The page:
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Report blames used games for core sales decline

Second month sales for new games down by over 60 percent since 2001

A new report by analyst group Cowen and Company has praised the introduction of the "online pass" popularised by Electronic Arts, suggesting that it could result in higher industry margins over the next 18-24 months.

The report specifically blames second-hands sales for a 20 per cent drop in Xbox 360/PlayStation 3 sales in 2009, compared to PlayStation 2/Xbox sales in 2003.

Although the Wii and portable formats are recognised as driving most of the industry growth in the current generation the report points out that "most of the publishers' margin-driving hit games" are released for the 360 and PS3.

The combined US PS2/Xbox userbase in 2003 was put at roughly 30 million units, resulting in around 106.9 million units of software sold - according to NPD data. The combined PS3/360 userbase in 2009 is estimated to be almost identical to 2003's equivalent but software sales have been only 85.5 million

Analysts Doug Creutz and Adam Nolly also contend that average second month sales of new PlayStation/Xbox software has fallen by 62 per cent since 2001. In a study of 20 new titles Final Fantasy XIII was found to have the worst second month drop-off, with a fall in sales of 93 per cent, with Operation Flashpoint: Dragon Rising and Halo Wars also above 90 per cent.

The report highlights "stubbornly high hardware price points" as one reason for the drop in both overall and second month sales, but identifies second-hand sales as the core problem.

In the US retailer GameStop is identified as benefiting most from the increase in the used games market. The company has seen used game sales rise from $403 million in 2003 to $2.39 billion in 2009 - estimated to be 85 per cent of the total second-hand market in the US.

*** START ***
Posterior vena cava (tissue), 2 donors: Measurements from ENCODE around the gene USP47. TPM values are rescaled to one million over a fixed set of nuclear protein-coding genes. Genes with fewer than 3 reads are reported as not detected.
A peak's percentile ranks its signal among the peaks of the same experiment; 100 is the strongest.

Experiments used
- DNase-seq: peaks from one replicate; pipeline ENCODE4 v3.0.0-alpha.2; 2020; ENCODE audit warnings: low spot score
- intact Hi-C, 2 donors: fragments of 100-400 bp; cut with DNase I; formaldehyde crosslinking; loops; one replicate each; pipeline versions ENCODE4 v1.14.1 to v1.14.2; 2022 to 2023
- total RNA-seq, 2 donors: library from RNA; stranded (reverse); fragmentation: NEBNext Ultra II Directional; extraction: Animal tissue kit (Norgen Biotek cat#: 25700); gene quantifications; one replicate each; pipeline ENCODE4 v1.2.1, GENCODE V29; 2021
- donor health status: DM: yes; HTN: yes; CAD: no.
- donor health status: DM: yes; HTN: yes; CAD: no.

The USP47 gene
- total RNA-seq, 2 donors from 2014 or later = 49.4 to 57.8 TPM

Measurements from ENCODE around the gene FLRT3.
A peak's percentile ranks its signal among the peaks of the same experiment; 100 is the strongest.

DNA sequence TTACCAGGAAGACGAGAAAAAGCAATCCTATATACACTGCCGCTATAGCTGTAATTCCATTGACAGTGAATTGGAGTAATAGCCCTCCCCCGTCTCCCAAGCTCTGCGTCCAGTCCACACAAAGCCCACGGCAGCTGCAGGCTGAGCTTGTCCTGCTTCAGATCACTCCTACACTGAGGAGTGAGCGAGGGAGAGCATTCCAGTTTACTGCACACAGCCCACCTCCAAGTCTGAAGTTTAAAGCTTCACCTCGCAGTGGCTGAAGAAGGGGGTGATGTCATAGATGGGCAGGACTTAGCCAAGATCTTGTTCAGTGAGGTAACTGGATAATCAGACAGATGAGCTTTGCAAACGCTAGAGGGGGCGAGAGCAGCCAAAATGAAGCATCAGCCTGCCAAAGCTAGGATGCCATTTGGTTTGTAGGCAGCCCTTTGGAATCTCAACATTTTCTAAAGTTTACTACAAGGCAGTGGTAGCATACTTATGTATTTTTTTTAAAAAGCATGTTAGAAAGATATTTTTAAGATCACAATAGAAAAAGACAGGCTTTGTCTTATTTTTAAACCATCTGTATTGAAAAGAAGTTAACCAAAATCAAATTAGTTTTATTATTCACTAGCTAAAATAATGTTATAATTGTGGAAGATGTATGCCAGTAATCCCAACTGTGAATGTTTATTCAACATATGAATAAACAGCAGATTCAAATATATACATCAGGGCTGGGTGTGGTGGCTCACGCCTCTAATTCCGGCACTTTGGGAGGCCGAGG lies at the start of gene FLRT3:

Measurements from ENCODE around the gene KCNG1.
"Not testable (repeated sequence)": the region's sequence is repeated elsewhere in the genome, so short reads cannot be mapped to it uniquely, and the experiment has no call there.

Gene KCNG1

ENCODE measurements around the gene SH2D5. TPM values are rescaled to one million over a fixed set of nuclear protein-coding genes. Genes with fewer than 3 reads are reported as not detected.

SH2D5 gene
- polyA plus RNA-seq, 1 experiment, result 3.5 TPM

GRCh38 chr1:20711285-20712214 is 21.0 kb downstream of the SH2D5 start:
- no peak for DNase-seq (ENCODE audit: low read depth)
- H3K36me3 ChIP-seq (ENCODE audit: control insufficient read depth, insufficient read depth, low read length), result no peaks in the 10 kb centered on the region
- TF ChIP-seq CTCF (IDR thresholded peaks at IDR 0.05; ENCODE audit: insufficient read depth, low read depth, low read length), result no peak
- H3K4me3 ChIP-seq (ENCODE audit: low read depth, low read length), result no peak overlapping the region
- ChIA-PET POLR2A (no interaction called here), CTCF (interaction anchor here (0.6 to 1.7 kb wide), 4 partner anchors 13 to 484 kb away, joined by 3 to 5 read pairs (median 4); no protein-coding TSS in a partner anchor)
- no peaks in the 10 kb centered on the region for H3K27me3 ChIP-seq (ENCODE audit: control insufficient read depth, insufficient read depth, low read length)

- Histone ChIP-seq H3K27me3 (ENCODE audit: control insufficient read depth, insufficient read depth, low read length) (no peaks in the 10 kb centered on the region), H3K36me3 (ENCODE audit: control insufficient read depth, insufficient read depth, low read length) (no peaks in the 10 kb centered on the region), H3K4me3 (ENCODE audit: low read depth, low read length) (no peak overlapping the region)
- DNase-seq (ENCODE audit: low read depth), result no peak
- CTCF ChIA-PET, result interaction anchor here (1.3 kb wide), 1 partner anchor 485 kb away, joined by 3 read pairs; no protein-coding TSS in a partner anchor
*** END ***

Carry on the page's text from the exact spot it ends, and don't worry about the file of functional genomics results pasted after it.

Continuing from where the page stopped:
Rather than being adversely affected by competition from casual games and new platforms such as the iPhone, the report suggests that demand for traditional games has risen "robust" over the last decade, but with used game sales accounting for a disproportionate percentage of this increase.

The report suggests that online passes are an effective way to increase both new game sales and digital content sales. The analysts predict that the online pass will be grudgingly accepted by both GameStop and consumers, with the former expected to accept that it is preferable to a faster move towards digital distribution.

Although analysts in general have been in agreement that online passes are a useful way to combat second-hand sales, in a recent VentureBeat interview Nintendo president and CEO Satoru Iwata blamed the quality and originality of new games for recent decreases in sales.

"Looking at the product line-ups this year, these titles might have been big hits three years ago. But now this year, they are not selling that much," he said. "In other words, people get tired of games more quickly than they did before."

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